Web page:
The Constructor

Yield Line Theory For Slab Design – Assumptions, Methods of Analysis

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What is Yield Line Theory?

The yield line theory of analysis  is a factored or ultimate load method of analysis. The yield line theory is conducted based on the bending moment of the structural element at its collapse state. The yield analysis was proposed by Ingerslev in 1923. The importance of the theory is more reflected in the analysis of slabs.

Yield Lines in Concrete Slabs

As mentioned before, the analysis is conducted based on the collapse load of the slab under consideration. Under this load, cracks are formed. This crack formation is seen in under reinforced concrete slabs and the yield line theory considers only under reinforced concrete slabs. During the crack formation in the slabs, the reinforcement starts to yield. This yielding happens at the point of maximum bending moments. As the cracks propagates, the yield lines started to develop. Finally, under uncontrollable load, the slab will collapse leaving maximum yield line representing the achievement of maximum bending moments. The main principle of yield line theory is to determine the location of appropriate yield lines. In the case of two-way slab systems, which are statically indeterminate, detailed inelastic analysis (yield line analysis) is conducted. The moment coefficients given in the Code IS 456:200(Table 26) for two-way rectangular slabs with various possible edge conditions are based on Yield Line Analysis. ‘Yield line analysis’ is the equivalent for a two-dimensional flexural member (plate or slab) of the limit analysis of a one-dimensional member (continuous beam).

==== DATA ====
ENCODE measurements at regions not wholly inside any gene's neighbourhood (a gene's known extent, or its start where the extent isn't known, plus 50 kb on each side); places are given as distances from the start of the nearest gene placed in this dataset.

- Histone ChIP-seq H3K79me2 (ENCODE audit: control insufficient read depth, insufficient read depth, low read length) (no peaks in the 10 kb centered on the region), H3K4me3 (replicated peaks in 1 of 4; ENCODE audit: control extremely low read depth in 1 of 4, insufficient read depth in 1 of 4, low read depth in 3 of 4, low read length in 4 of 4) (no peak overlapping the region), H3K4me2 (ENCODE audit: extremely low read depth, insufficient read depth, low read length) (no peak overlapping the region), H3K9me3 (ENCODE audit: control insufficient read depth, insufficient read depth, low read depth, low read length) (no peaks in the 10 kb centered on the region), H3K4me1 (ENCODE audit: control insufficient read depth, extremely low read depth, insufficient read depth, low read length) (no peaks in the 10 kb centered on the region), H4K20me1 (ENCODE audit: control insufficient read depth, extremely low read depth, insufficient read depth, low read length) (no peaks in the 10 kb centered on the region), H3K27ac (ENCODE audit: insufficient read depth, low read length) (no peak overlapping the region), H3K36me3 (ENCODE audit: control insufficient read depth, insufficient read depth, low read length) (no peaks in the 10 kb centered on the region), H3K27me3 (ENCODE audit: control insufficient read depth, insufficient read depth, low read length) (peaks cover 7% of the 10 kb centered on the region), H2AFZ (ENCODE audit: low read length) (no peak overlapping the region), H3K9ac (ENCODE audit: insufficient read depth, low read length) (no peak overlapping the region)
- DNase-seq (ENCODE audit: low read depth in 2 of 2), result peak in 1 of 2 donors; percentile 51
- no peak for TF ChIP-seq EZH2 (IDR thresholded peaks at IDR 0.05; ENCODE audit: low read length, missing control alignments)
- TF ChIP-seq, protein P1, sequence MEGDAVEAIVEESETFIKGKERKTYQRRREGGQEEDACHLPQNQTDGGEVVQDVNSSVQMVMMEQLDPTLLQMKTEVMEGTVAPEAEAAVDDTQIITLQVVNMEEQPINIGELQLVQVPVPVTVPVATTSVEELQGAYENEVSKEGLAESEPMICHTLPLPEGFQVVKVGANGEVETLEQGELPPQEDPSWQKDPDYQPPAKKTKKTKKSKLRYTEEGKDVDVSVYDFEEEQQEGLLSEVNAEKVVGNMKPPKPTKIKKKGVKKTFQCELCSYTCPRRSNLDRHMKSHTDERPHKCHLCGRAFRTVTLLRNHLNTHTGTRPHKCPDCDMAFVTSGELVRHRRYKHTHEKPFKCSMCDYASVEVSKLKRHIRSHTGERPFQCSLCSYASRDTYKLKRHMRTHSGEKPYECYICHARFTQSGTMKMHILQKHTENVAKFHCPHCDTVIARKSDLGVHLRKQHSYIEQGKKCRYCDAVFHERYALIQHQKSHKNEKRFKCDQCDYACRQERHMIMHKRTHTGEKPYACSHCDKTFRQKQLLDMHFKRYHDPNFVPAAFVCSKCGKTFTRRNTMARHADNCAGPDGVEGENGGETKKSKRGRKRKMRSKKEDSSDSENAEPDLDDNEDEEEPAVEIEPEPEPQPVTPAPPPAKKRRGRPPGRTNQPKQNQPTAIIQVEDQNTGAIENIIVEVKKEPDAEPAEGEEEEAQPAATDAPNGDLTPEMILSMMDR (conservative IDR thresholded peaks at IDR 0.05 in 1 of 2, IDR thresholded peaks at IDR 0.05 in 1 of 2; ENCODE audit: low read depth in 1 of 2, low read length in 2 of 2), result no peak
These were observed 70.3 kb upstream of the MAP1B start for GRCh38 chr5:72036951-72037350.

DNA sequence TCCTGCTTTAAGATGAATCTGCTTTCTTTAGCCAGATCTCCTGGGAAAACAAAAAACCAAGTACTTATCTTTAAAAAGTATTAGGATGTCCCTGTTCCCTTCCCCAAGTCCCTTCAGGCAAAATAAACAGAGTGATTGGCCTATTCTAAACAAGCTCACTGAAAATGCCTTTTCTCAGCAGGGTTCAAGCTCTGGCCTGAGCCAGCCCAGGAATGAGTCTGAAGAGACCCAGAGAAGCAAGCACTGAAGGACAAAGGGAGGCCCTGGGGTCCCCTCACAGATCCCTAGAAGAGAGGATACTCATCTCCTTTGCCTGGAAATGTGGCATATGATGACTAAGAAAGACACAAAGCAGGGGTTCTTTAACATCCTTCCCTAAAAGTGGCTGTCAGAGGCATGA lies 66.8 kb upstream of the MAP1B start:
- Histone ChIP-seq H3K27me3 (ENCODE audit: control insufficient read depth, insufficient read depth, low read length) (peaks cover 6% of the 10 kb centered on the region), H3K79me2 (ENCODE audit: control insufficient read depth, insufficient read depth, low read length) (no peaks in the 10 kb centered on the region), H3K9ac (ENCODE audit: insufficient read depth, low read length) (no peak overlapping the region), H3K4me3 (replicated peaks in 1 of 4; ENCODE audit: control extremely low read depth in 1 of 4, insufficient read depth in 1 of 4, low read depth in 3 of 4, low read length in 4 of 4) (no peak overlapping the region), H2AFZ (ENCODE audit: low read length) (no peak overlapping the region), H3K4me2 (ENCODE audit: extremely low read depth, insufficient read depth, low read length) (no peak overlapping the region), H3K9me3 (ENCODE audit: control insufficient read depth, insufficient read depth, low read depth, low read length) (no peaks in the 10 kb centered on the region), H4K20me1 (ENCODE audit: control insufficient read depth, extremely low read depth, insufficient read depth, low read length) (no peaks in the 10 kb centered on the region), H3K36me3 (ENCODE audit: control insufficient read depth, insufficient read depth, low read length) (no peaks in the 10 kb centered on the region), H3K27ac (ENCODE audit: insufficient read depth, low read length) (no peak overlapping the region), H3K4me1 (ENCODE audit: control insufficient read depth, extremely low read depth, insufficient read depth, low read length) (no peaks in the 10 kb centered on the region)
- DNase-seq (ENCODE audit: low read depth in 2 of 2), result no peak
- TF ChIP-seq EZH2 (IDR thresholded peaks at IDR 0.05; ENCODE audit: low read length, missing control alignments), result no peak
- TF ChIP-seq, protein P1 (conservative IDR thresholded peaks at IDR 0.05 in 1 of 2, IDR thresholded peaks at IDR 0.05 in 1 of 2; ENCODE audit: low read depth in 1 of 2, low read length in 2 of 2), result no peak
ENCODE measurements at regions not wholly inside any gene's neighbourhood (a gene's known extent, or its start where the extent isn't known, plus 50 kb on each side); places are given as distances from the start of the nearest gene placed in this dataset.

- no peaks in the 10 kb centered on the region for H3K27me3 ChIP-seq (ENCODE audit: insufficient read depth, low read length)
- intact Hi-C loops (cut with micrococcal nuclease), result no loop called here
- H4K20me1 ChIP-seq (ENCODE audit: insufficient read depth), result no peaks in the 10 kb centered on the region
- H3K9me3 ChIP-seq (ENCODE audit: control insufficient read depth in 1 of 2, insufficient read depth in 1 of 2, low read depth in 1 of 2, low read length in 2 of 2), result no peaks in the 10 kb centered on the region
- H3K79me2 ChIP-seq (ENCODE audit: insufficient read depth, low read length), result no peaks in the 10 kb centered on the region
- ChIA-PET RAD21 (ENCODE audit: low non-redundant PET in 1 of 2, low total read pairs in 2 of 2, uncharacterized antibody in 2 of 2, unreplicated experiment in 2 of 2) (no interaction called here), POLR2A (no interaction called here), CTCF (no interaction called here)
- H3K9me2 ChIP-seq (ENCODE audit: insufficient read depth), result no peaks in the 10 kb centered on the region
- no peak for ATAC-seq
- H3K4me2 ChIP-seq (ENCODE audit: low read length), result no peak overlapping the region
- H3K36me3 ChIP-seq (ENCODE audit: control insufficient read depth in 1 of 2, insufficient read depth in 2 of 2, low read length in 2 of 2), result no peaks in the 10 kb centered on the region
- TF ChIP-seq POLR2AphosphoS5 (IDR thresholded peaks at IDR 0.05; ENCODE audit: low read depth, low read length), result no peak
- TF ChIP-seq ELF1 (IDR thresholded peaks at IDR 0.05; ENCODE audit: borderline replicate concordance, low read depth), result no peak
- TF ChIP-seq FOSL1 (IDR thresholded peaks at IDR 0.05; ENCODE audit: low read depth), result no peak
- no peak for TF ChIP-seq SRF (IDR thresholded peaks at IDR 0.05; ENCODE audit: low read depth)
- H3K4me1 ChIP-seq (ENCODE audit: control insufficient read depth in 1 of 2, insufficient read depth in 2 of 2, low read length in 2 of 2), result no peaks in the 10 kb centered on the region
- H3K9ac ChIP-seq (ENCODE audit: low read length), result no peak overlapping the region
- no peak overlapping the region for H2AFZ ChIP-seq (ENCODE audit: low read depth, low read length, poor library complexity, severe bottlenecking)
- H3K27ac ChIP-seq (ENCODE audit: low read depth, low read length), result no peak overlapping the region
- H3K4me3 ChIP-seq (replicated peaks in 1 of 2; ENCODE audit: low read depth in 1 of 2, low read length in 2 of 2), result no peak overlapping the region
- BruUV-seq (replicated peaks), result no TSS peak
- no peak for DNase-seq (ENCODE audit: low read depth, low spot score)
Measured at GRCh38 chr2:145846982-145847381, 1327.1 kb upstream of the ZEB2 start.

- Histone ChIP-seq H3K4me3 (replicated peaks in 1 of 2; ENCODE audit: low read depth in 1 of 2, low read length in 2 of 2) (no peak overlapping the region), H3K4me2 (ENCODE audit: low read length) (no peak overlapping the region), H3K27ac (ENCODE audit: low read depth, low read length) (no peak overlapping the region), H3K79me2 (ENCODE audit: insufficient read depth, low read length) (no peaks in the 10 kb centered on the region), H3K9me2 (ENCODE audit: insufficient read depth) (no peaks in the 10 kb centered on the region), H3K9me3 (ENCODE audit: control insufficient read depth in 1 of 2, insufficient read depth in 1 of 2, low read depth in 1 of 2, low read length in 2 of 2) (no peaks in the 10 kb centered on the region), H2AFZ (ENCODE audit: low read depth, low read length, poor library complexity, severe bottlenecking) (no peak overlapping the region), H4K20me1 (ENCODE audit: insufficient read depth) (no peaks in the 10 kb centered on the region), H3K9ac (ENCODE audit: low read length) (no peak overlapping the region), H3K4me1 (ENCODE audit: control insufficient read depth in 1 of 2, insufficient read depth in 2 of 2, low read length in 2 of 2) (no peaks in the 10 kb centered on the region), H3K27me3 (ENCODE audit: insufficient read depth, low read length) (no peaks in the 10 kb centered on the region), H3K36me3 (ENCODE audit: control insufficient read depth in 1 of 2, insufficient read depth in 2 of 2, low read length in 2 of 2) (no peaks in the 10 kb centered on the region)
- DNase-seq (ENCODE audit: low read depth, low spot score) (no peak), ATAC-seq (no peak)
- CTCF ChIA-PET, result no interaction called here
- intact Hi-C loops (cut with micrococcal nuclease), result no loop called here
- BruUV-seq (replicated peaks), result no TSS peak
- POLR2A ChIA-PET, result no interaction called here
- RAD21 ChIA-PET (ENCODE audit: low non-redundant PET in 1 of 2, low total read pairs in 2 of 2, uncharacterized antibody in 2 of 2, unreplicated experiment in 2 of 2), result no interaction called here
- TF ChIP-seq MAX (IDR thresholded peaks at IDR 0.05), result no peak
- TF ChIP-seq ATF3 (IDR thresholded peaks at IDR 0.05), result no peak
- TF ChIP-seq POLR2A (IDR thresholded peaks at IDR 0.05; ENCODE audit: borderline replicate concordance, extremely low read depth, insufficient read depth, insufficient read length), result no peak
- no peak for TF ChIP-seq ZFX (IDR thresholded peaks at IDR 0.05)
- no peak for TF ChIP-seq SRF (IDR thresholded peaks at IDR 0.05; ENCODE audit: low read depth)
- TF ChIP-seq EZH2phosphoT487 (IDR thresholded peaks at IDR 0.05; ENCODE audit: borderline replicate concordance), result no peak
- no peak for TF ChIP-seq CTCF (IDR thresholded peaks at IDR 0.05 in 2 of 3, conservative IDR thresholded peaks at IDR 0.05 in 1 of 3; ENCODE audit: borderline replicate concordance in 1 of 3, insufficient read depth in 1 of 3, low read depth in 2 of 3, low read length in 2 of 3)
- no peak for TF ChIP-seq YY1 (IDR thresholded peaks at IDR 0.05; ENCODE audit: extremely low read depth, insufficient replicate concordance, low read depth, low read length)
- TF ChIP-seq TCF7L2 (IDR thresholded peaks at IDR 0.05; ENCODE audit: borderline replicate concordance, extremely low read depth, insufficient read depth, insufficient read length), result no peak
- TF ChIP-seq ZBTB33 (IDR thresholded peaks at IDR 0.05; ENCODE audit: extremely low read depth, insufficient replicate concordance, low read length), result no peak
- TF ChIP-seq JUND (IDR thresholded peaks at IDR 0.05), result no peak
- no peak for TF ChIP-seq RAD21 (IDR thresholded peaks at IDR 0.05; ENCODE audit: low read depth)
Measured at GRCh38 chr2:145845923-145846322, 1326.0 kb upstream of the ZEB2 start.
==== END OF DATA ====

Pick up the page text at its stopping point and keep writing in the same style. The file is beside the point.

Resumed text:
Characteristics of Yield Lines in R.C Slabs

The following are the characteristics of yield lines formed in reinforced concrete slabs under ultimate loads: i) Yield lines are straight ii) Yield lines end at supporting edges of slab iii) Yield lines passes through intersection of axis of rotation of adjacent slab elements iv) Axis of rotation lies along lines of supports and passes over columns

Fig.1: Typical interior panel in a two-way slab system


Fig.2: Yield line pattern under uniformly distributed collapse load


Fig.3: Deflected shape at collapse (section A-A)

Assumptions of Yield Line Theory

The following are the assumptions of the yield line analysis of reinforced concrete slabs:
  1. At the collapse stage, the steel reinforcement will be fully yielded along the yield lines.
  2. During the collapse, the slab is deformed plastically and they gets separated into segments. Elastic behaviour is followed by the individual segments.
  3. In yield theory, only plastic deformations are taken into consideration. The elastic deformations are neglected. The so called deformations are happening along the yield lines. Even in the collapse state, the elements will remain plane.
  4. Along the yield lines, there is uniform distribution of bending and twisting moments. The amount of reinforcement in the section will reflect the capacity that will give the maximum moment capacity of the section.
  5. The yield lines are lines of intersection of two planes, hence they will remain straight.

Rules of yield lines

The  positive and negative yield lines, are used to designate the yield lines for positive bending moments having tension at the bottom and negative bending moments having tension at the top of the slab, respectively. The guidelines for predicting the yield lines and axes of rotation are mentioned below: